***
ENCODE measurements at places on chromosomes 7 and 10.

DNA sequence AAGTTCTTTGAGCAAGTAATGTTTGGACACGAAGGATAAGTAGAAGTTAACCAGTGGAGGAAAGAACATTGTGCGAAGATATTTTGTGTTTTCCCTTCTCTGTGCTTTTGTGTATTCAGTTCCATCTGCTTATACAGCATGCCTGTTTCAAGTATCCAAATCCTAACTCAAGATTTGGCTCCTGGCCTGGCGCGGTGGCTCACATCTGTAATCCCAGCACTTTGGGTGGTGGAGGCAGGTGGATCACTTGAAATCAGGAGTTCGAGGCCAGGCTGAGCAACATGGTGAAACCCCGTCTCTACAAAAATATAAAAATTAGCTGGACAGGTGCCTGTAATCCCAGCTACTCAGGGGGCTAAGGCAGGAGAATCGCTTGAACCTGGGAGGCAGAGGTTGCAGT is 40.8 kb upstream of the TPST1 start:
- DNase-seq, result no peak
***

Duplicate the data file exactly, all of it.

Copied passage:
ENCODE measurements at places on chromosomes 7 and 10.

DNA sequence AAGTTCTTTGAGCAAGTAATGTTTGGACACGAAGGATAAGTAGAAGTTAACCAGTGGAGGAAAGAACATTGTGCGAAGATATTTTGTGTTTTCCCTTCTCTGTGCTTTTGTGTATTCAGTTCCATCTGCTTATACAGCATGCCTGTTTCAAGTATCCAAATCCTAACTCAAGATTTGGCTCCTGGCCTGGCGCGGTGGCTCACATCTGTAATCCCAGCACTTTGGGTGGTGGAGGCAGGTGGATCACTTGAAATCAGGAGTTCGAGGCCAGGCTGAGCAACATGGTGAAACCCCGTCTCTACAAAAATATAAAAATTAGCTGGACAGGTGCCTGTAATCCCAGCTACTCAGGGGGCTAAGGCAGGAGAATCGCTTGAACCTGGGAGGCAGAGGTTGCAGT is 40.8 kb upstream of the TPST1 start:
- DNase-seq, result no peak